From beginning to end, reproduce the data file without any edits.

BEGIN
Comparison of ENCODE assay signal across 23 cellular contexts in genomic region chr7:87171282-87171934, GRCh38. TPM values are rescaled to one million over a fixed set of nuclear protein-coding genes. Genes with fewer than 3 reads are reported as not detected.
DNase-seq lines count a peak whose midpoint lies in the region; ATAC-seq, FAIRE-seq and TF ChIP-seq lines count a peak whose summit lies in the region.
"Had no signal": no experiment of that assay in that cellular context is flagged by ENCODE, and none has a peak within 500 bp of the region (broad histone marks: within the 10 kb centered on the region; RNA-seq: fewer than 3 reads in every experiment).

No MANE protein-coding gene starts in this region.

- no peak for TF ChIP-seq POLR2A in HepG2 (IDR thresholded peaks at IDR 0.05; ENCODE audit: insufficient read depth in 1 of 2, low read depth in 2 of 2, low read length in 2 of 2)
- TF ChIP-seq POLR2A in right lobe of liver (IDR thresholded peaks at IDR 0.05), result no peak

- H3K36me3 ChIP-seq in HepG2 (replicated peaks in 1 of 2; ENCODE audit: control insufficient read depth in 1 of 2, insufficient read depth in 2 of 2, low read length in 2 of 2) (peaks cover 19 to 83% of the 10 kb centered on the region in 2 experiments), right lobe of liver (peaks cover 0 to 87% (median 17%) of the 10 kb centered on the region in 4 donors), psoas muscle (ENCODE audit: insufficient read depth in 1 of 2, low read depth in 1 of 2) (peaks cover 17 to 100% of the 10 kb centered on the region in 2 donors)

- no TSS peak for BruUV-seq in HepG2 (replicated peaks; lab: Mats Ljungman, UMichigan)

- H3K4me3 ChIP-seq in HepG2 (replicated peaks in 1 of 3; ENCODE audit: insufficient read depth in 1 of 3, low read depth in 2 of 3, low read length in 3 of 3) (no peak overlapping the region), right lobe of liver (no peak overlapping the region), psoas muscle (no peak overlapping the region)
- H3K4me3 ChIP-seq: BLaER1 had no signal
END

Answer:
Comparison of ENCODE assay signal across 23 cellular contexts in genomic region chr7:87171282-87171934, GRCh38. TPM values are rescaled to one million over a fixed set of nuclear protein-coding genes. Genes with fewer than 3 reads are reported as not detected.
DNase-seq lines count a peak whose midpoint lies in the region; ATAC-seq, FAIRE-seq and TF ChIP-seq lines count a peak whose summit lies in the region.
"Had no signal": no experiment of that assay in that cellular context is flagged by ENCODE, and none has a peak within 500 bp of the region (broad histone marks: within the 10 kb centered on the region; RNA-seq: fewer than 3 reads in every experiment).

No MANE protein-coding gene starts in this region.

- no peak for TF ChIP-seq POLR2A in HepG2 (IDR thresholded peaks at IDR 0.05; ENCODE audit: insufficient read depth in 1 of 2, low read depth in 2 of 2, low read length in 2 of 2)
- TF ChIP-seq POLR2A in right lobe of liver (IDR thresholded peaks at IDR 0.05), result no peak

- H3K36me3 ChIP-seq in HepG2 (replicated peaks in 1 of 2; ENCODE audit: control insufficient read depth in 1 of 2, insufficient read depth in 2 of 2, low read length in 2 of 2) (peaks cover 19 to 83% of the 10 kb centered on the region in 2 experiments), right lobe of liver (peaks cover 0 to 87% (median 17%) of the 10 kb centered on the region in 4 donors), psoas muscle (ENCODE audit: insufficient read depth in 1 of 2, low read depth in 1 of 2) (peaks cover 17 to 100% of the 10 kb centered on the region in 2 donors)

- no TSS peak for BruUV-seq in HepG2 (replicated peaks; lab: Mats Ljungman, UMichigan)

- H3K4me3 ChIP-seq in HepG2 (replicated peaks in 1 of 3; ENCODE audit: insufficient read depth in 1 of 3, low read depth in 2 of 3, low read length in 3 of 3) (no peak overlapping the region), right lobe of liver (no peak overlapping the region), psoas muscle (no peak overlapping the region)
- H3K4me3 ChIP-seq: BLaER1 had no signal